AVX is just a step toward AVX2. A lot of developers are skipping AVX because AVX2 is clearly a much more complete instruction set.
I think the Intel engineers have always envisioned AVX2 from the start, but it wasn't feasible to implement it all in one go, so they had to choose what parts of it to implement first. I think extending the registers to 256-bit and implementing the floating-point instructions first (by making the integer SIMD stack capable of floating-point operations), was the best compromise they could have made. But even so, AVX is unfortunately only useful for a relatively small range of applications.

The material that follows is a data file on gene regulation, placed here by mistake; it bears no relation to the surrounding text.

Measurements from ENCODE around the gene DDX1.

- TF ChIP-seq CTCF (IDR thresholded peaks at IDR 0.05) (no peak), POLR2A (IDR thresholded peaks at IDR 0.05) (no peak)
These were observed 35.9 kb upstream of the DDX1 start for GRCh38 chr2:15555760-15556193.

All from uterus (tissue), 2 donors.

That said, AVX2 is intended to be 'vertical' SIMD instruction set, to enable efficient SPMD programming. Think of OpenCL. Each lane executes the same operation on different data elements (i.e. different iterations of a loop). So you're not really supposed to do much if any cross lane work.
It's pretty brilliant to bring such GPU technology within the CPU, but you have to let go of old 'horizontal' SIMD programming models to get the most out of it.
That's what gather is for.
And yes, I know it's not part of AVX. But that brings us back to AVX being an intermediate step toward AVX2. It's just not suited for all cases of SPMD programming. Having wide floating-point vectors but no gather limits its usability. You'll have to accept to stick to SSE (or AVX-128) in some situations. Besides, Sandy/Ivy Bridge don't have sufficient cache bandwidth for a large speedup anyway. Haswell is expected to double it.
If AVX naturally fits your use case, great, but otherwise just wait for AVX2 instead of messing around with cross lane operations.